Although many of us, and perhaps David Wright himself, feels that it's an injustice that he's not on the All-Star team, we shouldn't feel too bad that he won't be there.
Yes, after being an elected starter for two years in a row, and after putting up numbers in the first half of the season that are certainly worthy of a place on the All Star team, Wright is certainly as deserving as the other 3rd baseman on the NL All Star team (Larry, for one, and Aramis Ramirez, the other). In fact, Wright has, for the course of the season, outperformed Ramirez, but it's Ramirez getting the call instead of Wright.
As if being outvoted by Larry and snubbed for Ramirez wasn't enough of an indignity, Wright was then subsequently beaten in the Final Vote selection by Corey Hart, a mystery in and of itself. The Mets and many of their fans, and media outlets pushed hard for Wright's selection, to no avail. Admittedly, Wright was disappointed. In an era where many big-name, big-ticket players see this exhibition as a waste of time and often don't show up, Wright's desire to be there is refreshing. I think many Mets fans are disappointed as well, particularly with the game in New York (although, clearly, the game itself is just going to be a World-Class Yankee Lather job), and particularly with the lone Mets All-Star being Billy Wagner, whose performance may be All-Star worthy, but at the expense of all of our stomachs.
If there were a Met who by all rights deserve to represent the team at the All-Star game, it would be David Wright, wouldn't it? Jose Reyes can make a strong case for himself as well, but it really would be Wright. He's been the Matinee-Idol, Face of the Franchise, Captain America or whatever you want to call him for the past 4 seasons. His performance is generally graded at a higher curve than anyone else on the team. He got his first "Reputation" award last season, earning himself a Gold Glove that had many people scratching their heads. But since most of these things are, inherently, popularity contests, it should have been that Wright, given his exploits on the field and his popularity off the field, should have been elected.
The problem arises when you have too many dopes, like the slovenly, 13-year old kid in Anaheim who goes to games wearing a hat 2 sizes too big and wears a Vladimir Guerrero jersey covered in chocolate ice cream stains who sees that the Mets, as a team, faltered last season, and thinks to himself, "Hey, the Mets suck. Their team sucks! I'm voting for Aramis Ramirez since the Cubs are in first!" and proceeds to mass-punch 75 ballots with Aramis Ramirez. It's nice that the All-Star Game is a democratic election process, but, similar to the Electoral process in this country, if you have too many idiots making the decisions, you'll eventually end up with something pretty bad for everyone.
And what of Wright? It certainly wasn't his fault that the Mets played poorly last season. True, he started slow, but the end result was Wright's finest season to date, boasting a .325 BA, 30 HRs, 107 RBIs, 34 steals and even 113 runs. Numbers not just All-Star worthy, but almost MVP worthy, had his team turned out a little better. This year, Wright got off to a similar slow start, and he's scuffled quite a bit at times, with his protection in the lineup lacking. His BA is a little low right now at .288, but with 17 HRs and 70 RBIs, the power numbers are right there, and certainly better than Ramirez's numbers (Larry's too, although Larry is currently hitting .375).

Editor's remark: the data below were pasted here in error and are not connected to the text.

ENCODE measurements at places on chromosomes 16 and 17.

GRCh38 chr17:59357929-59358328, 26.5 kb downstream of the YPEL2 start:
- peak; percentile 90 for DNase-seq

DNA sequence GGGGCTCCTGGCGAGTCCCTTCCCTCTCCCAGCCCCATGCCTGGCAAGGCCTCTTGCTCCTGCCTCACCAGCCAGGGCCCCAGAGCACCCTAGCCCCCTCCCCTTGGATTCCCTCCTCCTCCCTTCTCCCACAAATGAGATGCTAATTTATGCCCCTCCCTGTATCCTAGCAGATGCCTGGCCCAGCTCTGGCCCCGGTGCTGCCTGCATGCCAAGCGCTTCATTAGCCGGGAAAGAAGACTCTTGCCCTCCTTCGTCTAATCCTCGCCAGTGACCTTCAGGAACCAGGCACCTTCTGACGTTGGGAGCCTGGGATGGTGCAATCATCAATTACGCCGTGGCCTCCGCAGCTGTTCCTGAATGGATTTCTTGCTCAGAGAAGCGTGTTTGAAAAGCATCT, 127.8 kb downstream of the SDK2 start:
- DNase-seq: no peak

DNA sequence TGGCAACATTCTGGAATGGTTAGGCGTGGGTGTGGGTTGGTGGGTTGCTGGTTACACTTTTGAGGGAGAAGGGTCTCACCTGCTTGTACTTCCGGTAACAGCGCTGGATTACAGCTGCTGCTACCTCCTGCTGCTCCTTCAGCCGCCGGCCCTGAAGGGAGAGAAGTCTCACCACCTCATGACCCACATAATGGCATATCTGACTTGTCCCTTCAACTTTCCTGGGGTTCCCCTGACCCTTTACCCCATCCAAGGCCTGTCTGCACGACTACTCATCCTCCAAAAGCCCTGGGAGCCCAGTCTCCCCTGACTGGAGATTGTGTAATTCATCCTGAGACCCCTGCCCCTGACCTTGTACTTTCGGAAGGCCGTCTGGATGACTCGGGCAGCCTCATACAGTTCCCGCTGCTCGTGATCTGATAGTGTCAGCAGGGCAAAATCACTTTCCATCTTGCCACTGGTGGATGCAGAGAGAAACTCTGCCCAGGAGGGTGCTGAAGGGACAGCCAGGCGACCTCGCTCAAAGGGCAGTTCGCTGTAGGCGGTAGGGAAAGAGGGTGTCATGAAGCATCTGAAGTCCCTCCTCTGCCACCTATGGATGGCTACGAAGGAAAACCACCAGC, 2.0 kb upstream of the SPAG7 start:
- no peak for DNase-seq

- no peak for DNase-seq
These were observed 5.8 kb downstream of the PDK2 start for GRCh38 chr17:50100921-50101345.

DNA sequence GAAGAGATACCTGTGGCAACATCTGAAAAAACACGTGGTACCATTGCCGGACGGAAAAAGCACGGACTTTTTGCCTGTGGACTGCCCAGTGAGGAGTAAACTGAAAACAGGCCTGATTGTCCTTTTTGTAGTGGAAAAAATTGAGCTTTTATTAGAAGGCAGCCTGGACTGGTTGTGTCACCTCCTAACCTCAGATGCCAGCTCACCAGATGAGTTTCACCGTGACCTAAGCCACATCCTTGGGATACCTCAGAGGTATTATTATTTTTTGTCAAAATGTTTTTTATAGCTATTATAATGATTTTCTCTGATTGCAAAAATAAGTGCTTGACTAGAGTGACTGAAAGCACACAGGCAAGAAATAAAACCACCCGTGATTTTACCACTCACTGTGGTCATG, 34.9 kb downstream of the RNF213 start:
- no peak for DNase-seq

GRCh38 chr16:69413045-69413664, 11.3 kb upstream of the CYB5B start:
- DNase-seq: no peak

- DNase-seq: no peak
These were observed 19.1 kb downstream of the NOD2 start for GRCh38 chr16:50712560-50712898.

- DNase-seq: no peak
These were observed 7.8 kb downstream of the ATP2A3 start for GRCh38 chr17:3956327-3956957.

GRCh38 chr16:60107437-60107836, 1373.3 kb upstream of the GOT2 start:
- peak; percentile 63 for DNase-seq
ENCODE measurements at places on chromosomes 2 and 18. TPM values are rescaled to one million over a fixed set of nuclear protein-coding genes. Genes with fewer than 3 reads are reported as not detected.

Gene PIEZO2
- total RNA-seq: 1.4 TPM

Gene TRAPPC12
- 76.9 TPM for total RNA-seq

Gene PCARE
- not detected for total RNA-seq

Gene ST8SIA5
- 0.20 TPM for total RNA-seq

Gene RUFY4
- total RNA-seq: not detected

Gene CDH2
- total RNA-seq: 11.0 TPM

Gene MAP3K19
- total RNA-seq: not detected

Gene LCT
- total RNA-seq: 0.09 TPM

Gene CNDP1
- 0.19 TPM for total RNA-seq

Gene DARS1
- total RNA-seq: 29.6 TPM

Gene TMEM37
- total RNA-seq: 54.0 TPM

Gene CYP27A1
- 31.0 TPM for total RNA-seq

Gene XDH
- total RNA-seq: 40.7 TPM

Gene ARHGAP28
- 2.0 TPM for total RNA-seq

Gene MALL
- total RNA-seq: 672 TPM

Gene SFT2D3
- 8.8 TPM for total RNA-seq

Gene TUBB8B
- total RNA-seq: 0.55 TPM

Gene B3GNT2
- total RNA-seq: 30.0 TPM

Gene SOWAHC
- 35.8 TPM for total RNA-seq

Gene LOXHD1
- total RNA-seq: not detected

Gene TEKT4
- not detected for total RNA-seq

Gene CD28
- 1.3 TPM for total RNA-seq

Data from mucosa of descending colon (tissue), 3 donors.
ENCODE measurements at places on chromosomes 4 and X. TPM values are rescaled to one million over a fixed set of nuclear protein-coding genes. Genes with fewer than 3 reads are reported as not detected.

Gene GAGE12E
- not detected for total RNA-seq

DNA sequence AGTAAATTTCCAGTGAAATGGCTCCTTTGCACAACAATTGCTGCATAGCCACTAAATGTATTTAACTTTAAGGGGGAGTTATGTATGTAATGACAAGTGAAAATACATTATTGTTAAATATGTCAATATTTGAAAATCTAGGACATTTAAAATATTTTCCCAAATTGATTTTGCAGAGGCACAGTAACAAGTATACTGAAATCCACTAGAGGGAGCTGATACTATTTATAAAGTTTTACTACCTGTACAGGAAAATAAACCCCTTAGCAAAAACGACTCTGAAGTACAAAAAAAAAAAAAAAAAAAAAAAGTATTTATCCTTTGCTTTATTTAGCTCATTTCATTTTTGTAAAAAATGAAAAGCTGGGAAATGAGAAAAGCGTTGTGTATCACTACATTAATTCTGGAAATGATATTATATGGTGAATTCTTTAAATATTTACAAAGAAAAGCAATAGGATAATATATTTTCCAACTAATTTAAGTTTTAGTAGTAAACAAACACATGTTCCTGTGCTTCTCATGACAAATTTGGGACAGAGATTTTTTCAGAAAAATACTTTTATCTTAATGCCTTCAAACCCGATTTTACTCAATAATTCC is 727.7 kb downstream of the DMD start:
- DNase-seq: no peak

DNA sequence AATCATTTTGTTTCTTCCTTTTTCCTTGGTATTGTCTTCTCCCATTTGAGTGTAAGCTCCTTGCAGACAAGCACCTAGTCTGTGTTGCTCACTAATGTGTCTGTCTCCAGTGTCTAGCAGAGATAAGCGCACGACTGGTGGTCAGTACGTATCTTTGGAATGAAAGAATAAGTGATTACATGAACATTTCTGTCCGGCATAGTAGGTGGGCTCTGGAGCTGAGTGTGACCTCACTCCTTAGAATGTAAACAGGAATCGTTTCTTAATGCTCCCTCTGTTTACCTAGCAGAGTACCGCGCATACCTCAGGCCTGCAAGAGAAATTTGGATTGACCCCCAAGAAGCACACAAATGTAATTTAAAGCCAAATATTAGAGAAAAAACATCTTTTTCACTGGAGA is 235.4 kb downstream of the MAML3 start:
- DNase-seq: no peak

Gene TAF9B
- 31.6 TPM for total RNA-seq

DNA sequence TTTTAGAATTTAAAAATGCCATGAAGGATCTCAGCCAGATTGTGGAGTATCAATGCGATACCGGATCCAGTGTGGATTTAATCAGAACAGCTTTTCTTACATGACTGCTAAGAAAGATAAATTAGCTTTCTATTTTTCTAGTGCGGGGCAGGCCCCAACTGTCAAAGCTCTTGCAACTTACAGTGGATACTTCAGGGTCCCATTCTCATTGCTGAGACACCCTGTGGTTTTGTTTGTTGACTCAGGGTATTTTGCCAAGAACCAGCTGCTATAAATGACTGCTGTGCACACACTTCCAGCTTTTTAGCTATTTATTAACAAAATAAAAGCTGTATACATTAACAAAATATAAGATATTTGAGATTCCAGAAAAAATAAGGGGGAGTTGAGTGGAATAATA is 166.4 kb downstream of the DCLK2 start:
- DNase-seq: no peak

So why, then, should we not feel so bad for Wright's being severly snubbed?
More often than not, Wright has looked as if he could use a day off here and there. Until Jerry Manuel purposely sat him one night against Seattle, Wright had played every inning of every game the Mets had played, to that point nearly a half season, and he looked every bit of it. The season is a haul, and Wright could use the 3-day break. True, even if he gets in as a last minute replacement, the game is in New York, and Wright could still have the luxury of sleeping in his sprawling Flatiron pad, Wright would still have to truck his ass out to the Bronx on Monday night for the ceremonial crotch-grabbing, and again on Tuesday for more crotch-grabbing and then playing 3-4 innings in the game itself, being out late, being fawned over and having to put his best face on all the time. Wednesday would be no better, since he'd have to then fly himself out to Cincinnati for Thursday's game.
If Wright has the 3 days off, he'll go home to Virginia, horse around with his brothers, have a few nights of mom's cooking and a chance to relax and not deal with the pressures of being David Wright and having to impress everybody every time he steps into the spotlight. He can sit home, lie in bed, pick his nose and enjoy a few days off. Not having to deal with having to impress anyone should be good for him as the season wears on. Wright has, in the past, been a strong second half performer. Maybe, with this little break now, Wright will be better served in the long run.
So, sure, we can feel bad that Wright's going to miss out on this year's All-Star game. But let's think about it this way: In 2006, Wright went, did the Home Run Derby and sufficiently cocked up his swing and had a lousy second half. This year, the extra rest now might mean a few more big hits later in the season.
You know, when the Mets might really need them.
(Note: At around 3:45, I was informed that Wright was indeed selected to the All-Star team as a replacement, not for Chipper Jones, but for Alfonso Soriano. So much for him getting some rest. But good for him nonetheless. He deserves it.)